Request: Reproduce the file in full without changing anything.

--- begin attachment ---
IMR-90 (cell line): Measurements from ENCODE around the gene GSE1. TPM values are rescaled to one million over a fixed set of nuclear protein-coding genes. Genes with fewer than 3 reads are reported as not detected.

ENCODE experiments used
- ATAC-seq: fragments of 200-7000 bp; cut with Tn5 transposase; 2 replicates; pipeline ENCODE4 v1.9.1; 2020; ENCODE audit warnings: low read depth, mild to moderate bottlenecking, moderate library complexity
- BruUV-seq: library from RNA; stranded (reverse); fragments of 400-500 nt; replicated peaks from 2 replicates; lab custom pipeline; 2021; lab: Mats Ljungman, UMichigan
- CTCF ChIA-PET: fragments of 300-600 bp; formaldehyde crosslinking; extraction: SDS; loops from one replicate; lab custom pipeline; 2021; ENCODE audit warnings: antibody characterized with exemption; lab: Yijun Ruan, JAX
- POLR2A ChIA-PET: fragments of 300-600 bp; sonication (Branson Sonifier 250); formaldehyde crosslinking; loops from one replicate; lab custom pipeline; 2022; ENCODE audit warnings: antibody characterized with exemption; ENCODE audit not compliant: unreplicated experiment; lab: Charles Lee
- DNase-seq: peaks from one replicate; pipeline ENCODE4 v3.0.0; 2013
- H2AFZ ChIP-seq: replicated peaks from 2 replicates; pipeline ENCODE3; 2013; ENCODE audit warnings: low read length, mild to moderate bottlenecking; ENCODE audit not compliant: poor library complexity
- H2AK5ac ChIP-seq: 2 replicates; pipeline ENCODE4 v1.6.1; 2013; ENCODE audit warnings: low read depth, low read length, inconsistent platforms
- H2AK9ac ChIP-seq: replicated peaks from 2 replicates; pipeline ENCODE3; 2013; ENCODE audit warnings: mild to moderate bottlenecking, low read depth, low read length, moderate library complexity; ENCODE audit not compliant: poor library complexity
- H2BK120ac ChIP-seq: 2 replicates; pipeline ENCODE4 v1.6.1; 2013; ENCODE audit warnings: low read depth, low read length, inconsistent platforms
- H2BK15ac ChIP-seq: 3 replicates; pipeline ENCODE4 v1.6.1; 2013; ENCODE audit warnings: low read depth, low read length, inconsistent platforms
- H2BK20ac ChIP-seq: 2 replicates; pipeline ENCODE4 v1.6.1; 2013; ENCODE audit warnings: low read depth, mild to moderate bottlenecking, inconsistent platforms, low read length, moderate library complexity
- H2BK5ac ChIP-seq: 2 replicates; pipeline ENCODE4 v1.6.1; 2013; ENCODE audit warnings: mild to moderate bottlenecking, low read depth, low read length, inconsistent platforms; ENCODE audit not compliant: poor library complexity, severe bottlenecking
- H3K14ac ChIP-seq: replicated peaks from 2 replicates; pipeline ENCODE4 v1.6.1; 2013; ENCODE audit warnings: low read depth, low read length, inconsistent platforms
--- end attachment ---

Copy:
IMR-90 (cell line): Measurements from ENCODE around the gene GSE1. TPM values are rescaled to one million over a fixed set of nuclear protein-coding genes. Genes with fewer than 3 reads are reported as not detected.

ENCODE experiments used
- ATAC-seq: fragments of 200-7000 bp; cut with Tn5 transposase; 2 replicates; pipeline ENCODE4 v1.9.1; 2020; ENCODE audit warnings: low read depth, mild to moderate bottlenecking, moderate library complexity
- BruUV-seq: library from RNA; stranded (reverse); fragments of 400-500 nt; replicated peaks from 2 replicates; lab custom pipeline; 2021; lab: Mats Ljungman, UMichigan
- CTCF ChIA-PET: fragments of 300-600 bp; formaldehyde crosslinking; extraction: SDS; loops from one replicate; lab custom pipeline; 2021; ENCODE audit warnings: antibody characterized with exemption; lab: Yijun Ruan, JAX
- POLR2A ChIA-PET: fragments of 300-600 bp; sonication (Branson Sonifier 250); formaldehyde crosslinking; loops from one replicate; lab custom pipeline; 2022; ENCODE audit warnings: antibody characterized with exemption; ENCODE audit not compliant: unreplicated experiment; lab: Charles Lee
- DNase-seq: peaks from one replicate; pipeline ENCODE4 v3.0.0; 2013
- H2AFZ ChIP-seq: replicated peaks from 2 replicates; pipeline ENCODE3; 2013; ENCODE audit warnings: low read length, mild to moderate bottlenecking; ENCODE audit not compliant: poor library complexity
- H2AK5ac ChIP-seq: 2 replicates; pipeline ENCODE4 v1.6.1; 2013; ENCODE audit warnings: low read depth, low read length, inconsistent platforms
- H2AK9ac ChIP-seq: replicated peaks from 2 replicates; pipeline ENCODE3; 2013; ENCODE audit warnings: mild to moderate bottlenecking, low read depth, low read length, moderate library complexity; ENCODE audit not compliant: poor library complexity
- H2BK120ac ChIP-seq: 2 replicates; pipeline ENCODE4 v1.6.1; 2013; ENCODE audit warnings: low read depth, low read length, inconsistent platforms
- H2BK15ac ChIP-seq: 3 replicates; pipeline ENCODE4 v1.6.1; 2013; ENCODE audit warnings: low read depth, low read length, inconsistent platforms
- H2BK20ac ChIP-seq: 2 replicates; pipeline ENCODE4 v1.6.1; 2013; ENCODE audit warnings: low read depth, mild to moderate bottlenecking, inconsistent platforms, low read length, moderate library complexity
- H2BK5ac ChIP-seq: 2 replicates; pipeline ENCODE4 v1.6.1; 2013; ENCODE audit warnings: mild to moderate bottlenecking, low read depth, low read length, inconsistent platforms; ENCODE audit not compliant: poor library complexity, severe bottlenecking
- H3K14ac ChIP-seq: replicated peaks from 2 replicates; pipeline ENCODE4 v1.6.1; 2013; ENCODE audit warnings: low read depth, low read length, inconsistent platforms